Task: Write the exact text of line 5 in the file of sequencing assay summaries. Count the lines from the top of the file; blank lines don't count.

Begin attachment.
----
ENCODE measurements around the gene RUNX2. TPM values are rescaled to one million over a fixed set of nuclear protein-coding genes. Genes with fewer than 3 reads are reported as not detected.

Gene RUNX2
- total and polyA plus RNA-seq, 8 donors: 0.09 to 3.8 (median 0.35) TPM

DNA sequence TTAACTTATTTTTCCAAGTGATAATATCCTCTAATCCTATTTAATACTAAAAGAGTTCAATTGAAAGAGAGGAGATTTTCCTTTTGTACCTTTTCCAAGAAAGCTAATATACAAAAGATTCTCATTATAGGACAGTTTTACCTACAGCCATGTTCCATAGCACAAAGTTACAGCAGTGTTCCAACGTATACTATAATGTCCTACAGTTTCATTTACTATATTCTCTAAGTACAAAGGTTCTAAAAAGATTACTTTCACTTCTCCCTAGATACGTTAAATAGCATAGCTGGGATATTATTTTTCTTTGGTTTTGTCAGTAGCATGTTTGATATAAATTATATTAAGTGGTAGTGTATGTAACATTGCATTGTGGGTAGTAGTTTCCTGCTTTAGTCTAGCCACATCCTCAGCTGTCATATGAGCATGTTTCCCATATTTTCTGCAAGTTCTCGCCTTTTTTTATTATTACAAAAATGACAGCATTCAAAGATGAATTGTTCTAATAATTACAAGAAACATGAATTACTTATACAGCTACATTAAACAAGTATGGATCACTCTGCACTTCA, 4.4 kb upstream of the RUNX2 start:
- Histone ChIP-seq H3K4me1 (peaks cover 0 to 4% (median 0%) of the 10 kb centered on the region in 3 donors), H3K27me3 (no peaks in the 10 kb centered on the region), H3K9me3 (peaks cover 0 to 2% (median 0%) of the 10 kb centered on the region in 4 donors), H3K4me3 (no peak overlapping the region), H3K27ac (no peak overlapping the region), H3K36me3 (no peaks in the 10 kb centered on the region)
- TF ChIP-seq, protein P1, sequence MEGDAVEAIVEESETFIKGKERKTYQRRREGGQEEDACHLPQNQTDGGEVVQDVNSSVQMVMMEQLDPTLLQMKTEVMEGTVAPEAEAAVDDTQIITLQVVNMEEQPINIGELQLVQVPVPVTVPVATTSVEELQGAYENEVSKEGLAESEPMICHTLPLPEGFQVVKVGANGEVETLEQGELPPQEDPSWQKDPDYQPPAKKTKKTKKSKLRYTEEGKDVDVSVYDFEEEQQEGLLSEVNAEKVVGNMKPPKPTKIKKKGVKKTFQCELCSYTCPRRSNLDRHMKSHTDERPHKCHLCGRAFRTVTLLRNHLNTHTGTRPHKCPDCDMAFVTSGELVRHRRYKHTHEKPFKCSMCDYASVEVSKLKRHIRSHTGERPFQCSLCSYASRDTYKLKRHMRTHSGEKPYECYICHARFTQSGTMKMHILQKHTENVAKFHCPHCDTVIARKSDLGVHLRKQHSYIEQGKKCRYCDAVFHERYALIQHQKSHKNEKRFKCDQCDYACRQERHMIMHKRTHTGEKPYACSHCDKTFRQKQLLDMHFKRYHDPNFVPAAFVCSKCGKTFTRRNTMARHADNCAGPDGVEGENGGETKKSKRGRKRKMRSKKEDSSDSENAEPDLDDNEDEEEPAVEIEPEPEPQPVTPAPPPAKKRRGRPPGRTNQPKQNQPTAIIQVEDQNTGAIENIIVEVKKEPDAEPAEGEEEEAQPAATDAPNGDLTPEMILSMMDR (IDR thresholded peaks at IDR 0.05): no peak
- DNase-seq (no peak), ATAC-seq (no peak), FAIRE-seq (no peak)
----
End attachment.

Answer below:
- Histone ChIP-seq H3K4me1 (peaks cover 0 to 4% (median 0%) of the 10 kb centered on the region in 3 donors), H3K27me3 (no peaks in the 10 kb centered on the region), H3K9me3 (peaks cover 0 to 2% (median 0%) of the 10 kb centered on the region in 4 donors), H3K4me3 (no peak overlapping the region), H3K27ac (no peak overlapping the region), H3K36me3 (no peaks in the 10 kb centered on the region)